The classical diet breadth model predicts a set of food resources that maximizes energy return rate under a set of assumptions: a&ldquo finegrained &rdquo environment ( homogeneous resource distribution) , random encounters, mutually exclusive search and handling costs, a rank of all food resource types on the basis of net return rate on encounter,and complete information. While the model can predict qualitative subsistence patterns, such as a fluctuation of diet breadth in accordance with changes in search or handling costs derived from technological changes, many of the quantitative tests have revealed discrepancies between the model‘s predictions and observed patterns. This is mainly due to the fact that the human foraging patterns in question sometimes violate the assumptions of the model. It is common that male foragers often ignore plant foods that would increase overall energy return rates of foraging if collected. Tests made within a set of animal foods or one of plant foods show close fits between predictions and observations.
For a &ldquo patchy &rdquo environment, where resources are distributed in a heterogeneous fashion, optimal patch use models are used to predict an array of habitats ( patches ) to be exploited and how long a forager stays in a patch before leaving for another. The optimal patch choice model has the same structure and procedure as those of the optimal diet breadth model, while replacing resource types with patch types. The optimal patch residence time is soIved by using the marginal value theorem, which assumes diminishing returns and determines the point at which a forager should leave a depleting patch to search for another one to maximize energy return rate. We can so far find no anthropological studies of patch residence time that meet the assumptions of the marginal value theorem except for one case. Most of the studies incorrectly attempt to predict the proportion of time foragers spend exploiting different patches on the assumption that optimal foragers preferentially allocate foraging time to patches with higher return rates.
Relaxing and changing assumptions can modify the classic diet breadth and patch use models. The central-place-foraging model in which foraging is modeled as a trip with a given point ( a camp or village ) of departure and return is more suited to human foraging than the classic models. Foraging models focused on acquisition and sharing of information about resource conditions among foraging groups and reduction of risk ( variancein food consumption ) by food sharing, which are unique to human foragers, allow interesting predictions to be made about choice behavior and social interaction.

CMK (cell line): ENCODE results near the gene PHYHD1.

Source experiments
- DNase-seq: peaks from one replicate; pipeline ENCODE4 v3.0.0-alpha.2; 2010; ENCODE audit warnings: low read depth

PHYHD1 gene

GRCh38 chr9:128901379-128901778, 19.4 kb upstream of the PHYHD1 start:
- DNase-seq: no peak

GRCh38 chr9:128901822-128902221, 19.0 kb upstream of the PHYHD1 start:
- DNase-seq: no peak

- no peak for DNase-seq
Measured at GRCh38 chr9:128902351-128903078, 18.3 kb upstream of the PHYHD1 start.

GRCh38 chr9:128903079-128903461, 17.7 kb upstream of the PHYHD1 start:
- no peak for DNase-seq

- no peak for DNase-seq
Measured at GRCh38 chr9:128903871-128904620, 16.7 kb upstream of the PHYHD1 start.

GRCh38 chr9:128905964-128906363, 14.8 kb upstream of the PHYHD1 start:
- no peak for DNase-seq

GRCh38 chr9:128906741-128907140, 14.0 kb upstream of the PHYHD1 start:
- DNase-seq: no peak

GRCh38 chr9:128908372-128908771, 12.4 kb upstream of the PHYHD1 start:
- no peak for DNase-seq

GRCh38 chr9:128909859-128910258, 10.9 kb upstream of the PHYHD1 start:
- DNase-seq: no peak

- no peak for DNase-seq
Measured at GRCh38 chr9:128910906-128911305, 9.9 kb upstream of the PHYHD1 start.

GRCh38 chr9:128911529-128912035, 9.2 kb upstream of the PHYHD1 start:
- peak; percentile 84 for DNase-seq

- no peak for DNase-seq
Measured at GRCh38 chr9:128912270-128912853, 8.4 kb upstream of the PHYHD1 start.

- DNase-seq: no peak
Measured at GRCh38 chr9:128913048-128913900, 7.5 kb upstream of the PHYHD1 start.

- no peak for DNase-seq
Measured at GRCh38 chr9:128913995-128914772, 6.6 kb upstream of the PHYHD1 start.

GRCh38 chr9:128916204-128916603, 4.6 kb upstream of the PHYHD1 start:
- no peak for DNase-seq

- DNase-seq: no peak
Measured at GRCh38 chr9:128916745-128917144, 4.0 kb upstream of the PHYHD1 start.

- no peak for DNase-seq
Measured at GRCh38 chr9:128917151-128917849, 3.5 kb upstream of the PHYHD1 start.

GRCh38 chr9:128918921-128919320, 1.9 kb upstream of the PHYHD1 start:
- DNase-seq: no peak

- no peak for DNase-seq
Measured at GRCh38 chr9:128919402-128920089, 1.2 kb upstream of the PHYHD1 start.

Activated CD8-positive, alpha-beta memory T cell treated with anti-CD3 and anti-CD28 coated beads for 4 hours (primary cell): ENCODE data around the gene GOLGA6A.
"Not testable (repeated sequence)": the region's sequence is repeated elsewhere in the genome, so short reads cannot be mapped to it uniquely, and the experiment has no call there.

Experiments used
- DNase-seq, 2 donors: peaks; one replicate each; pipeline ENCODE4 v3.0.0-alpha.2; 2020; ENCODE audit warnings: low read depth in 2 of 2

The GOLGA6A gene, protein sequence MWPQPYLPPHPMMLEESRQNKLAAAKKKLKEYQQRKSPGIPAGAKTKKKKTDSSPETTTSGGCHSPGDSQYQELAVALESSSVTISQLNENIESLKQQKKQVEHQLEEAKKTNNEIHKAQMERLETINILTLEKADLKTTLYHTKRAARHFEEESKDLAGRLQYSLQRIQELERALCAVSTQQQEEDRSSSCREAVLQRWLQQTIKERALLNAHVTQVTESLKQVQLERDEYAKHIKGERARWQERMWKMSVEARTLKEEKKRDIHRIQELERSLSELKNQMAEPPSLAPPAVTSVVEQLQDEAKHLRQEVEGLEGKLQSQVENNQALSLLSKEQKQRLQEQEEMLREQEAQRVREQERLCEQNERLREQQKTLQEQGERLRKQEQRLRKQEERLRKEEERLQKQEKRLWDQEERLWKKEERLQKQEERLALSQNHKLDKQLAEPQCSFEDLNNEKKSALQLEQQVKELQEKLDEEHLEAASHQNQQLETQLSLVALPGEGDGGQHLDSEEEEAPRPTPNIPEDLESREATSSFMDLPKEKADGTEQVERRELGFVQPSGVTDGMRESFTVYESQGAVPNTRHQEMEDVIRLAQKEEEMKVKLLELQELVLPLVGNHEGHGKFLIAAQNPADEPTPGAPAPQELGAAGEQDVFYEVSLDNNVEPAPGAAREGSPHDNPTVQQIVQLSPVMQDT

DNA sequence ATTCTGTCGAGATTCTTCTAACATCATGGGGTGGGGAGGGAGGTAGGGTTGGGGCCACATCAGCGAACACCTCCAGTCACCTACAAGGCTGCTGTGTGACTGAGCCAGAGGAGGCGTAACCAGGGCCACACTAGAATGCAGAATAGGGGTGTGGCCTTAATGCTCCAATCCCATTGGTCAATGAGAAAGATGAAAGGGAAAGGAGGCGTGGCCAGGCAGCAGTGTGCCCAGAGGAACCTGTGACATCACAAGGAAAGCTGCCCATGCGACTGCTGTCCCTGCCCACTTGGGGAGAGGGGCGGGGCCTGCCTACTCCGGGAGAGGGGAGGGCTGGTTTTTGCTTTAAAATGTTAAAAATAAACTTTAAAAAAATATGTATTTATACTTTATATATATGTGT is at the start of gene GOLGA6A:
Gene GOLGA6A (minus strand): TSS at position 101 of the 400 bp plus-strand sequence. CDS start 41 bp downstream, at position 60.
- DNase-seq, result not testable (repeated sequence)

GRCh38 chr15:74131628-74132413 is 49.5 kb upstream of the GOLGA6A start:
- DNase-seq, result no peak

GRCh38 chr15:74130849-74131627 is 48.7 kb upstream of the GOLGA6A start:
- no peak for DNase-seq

Humans are omnivorous animals and exploit simultaneously various food resources greatly different in nutritional composition. The classic foraging models reduce nutritional values of food only to energy. Most of the critiques of the optimal foraging models have been directed toward this point. The problem of multiple nutrient requirements has been treated with a linear programming model that aims to predict the least costly solution to an economic problem in which resources ( labor, energy, raw material, and money ) must be allocated among competing activities. Another approach to evaluating food resources along more than one scale is indifference analysis, borrowed from microeconomics. This analysis predicts a utility-maximizing mix of different but complementary and substitutable food resources. Each approach has its strengths and weaknesses.
Key Words: optimal foraging theory, behavioral ecology, human foragers, diet breadth, patch use, central-place foraglng, risk, food sharing, linear programming, indifference curve analysis

Notes on the Japanese Collection at
the Musée de l'Homme, Paris ****
Isao Kumakura* , Jane Cobbi** , Josef Kreiner***

At the Museum of Mankind ( Musée de l’Homme ) in Paris there are almost 5,000 examples of Japanese materials. The collecting activities of this museum date back to the late19th c. The collection is not peculiar because of its size, but because of its noteworthy materials. It started as a collection of 73 puppets gathered in1889, to which pieces from the Guimet Museum were later added and further objects collected by ethnologists and others were also summoned. This report deals with the Japanese collections kept at the Museum of Mankind in Paris as well as with the concepts of their collectors. Finally it contains a list of the objects in the collection according to their time of acquisition by the museum.

*National Museum of Ethnology, Osaka
**Centre National de la Recherche Scientifique, Paris
***University of Bonn
****This is part of a study on collections of Japanese folk-culture, everyday life and ethnography in European collections. A study of the collections described was undertaken by the authors in May,18-25, 1998. We want to thank for their help Mr.Bernard Dupaigne, at the time of research Director of he Musée de l’Homme, and Mrs.Christine Hemmet from the Asiatic Department of the Musée de l’Homme for permission to see the collections ; Mrs.Bernadette Robbe, who kindly made organization of our work easier ; Mrs.Anne Pison-Neveu, Who helped to excavate objects ; Mr.Jean-Pierre Oddos, who gave information on the actual situation of the collections, and Mr.Johannes H. Wilhelm of Bonn University, who arranged the table.
Key Words:Paris, collection, Museum of Ethnology, Japanese materials, utensils